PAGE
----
Bipolar Disorder

Unipolar and Bipolar Disorder
Jillian Young
University of Phoenix

      Unipolar and bipolar disorders are two very common types of mood disorders that are found in people today. They are both hard to distinguish the differences between the two and if diagnosed incorrectly, can end with a treatment that is useless for the patient. Both disorders are considered to be genetic and both carry a risk of suicide, the question is, what is the difference between the two? How do you know if you have unipolar disorder or bipolar disorder?
Bipolar disorder is the more common one out of the two disorders. Everyone seems to go through a time where they may feel as though they have bipolar disorder. We all go through our ups and downs due to stress or lack of sleep. Having bipolar disorder is an extended period of time where you cannot function as a person and can affect your life in many ways. There are many causes to bipolar disorders and it is hard to pinpoint which specific cause leads to that person’s bipolar disorder, it differs for every patient. Many causes have been linked to genetics and it being hereditary. People with a family history of bipolar disorder have a higher chance of getting it themselves. There are other times that bipolar disorder can be brought on by a stressful event in a person’s life, such as the loss of a spouse or a divorce. This does not always lead to bipolar disorder but it may for some. Unipolar disorder has the same types of causes. About 10% of unipolar patients become bipolar in the course of a long follow-up (1994). Unipolar disorder is known to be an intense depression. This can run through blood and be inherited or be triggered by a major life event. Over 8% of the unipolar patients had a family history of bipolar disorder (1994).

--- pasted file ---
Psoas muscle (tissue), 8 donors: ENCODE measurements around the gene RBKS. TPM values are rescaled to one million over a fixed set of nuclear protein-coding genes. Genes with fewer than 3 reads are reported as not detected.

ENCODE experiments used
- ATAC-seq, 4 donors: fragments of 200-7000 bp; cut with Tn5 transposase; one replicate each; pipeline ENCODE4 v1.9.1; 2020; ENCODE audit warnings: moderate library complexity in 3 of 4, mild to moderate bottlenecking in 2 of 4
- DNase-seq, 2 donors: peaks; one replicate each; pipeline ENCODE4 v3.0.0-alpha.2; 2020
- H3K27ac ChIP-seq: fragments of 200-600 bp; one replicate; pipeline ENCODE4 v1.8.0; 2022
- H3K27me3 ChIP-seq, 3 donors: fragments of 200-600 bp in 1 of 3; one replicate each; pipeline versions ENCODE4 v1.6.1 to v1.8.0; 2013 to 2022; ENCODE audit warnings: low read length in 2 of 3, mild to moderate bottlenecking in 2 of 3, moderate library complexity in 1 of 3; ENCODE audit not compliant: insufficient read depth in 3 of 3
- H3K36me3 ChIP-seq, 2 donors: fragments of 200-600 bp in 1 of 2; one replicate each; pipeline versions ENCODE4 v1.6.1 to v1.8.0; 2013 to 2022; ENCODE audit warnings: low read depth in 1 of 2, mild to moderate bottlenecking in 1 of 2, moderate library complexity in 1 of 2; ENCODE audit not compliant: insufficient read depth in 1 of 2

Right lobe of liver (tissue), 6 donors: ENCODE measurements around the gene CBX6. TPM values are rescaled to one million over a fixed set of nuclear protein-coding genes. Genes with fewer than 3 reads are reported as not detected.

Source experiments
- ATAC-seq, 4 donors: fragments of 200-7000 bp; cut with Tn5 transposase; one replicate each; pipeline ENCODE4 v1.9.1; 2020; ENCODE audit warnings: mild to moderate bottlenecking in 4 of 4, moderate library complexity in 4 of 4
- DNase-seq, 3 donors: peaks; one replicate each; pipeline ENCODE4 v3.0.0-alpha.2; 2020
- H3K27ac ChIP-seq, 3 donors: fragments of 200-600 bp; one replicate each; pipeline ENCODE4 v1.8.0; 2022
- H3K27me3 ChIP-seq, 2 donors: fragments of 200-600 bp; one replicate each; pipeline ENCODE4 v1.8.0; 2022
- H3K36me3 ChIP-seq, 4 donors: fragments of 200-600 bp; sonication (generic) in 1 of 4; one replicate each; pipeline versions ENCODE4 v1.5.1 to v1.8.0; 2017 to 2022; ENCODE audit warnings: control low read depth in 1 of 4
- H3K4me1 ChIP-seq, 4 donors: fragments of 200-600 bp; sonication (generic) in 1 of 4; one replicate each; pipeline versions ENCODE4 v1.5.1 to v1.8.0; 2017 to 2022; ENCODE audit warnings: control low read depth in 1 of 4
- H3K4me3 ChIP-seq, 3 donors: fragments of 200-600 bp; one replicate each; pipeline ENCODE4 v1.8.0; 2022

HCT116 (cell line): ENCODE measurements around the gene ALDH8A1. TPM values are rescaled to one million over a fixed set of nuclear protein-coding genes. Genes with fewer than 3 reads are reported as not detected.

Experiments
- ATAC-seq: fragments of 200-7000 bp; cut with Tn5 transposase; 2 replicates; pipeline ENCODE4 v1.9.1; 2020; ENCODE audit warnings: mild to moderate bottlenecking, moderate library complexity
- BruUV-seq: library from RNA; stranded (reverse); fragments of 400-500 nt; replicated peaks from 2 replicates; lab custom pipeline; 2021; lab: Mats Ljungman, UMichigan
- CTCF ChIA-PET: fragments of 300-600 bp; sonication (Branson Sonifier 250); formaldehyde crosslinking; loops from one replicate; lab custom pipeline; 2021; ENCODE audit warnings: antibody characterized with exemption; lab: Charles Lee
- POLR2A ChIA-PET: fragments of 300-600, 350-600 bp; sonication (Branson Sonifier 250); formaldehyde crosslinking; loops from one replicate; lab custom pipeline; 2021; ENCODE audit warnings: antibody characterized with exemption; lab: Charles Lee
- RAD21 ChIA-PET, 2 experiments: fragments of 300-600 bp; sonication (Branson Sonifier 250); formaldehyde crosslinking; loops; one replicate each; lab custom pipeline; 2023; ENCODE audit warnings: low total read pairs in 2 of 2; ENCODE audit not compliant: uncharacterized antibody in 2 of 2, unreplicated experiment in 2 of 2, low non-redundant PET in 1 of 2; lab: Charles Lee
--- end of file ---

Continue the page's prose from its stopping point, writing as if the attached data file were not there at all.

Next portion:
Symptoms of unipolar disorder vary from patient to patient. Some symptoms include; flat emotional behavior, anxiety, decreased energy, hopelessness, suicidal thoughts or a...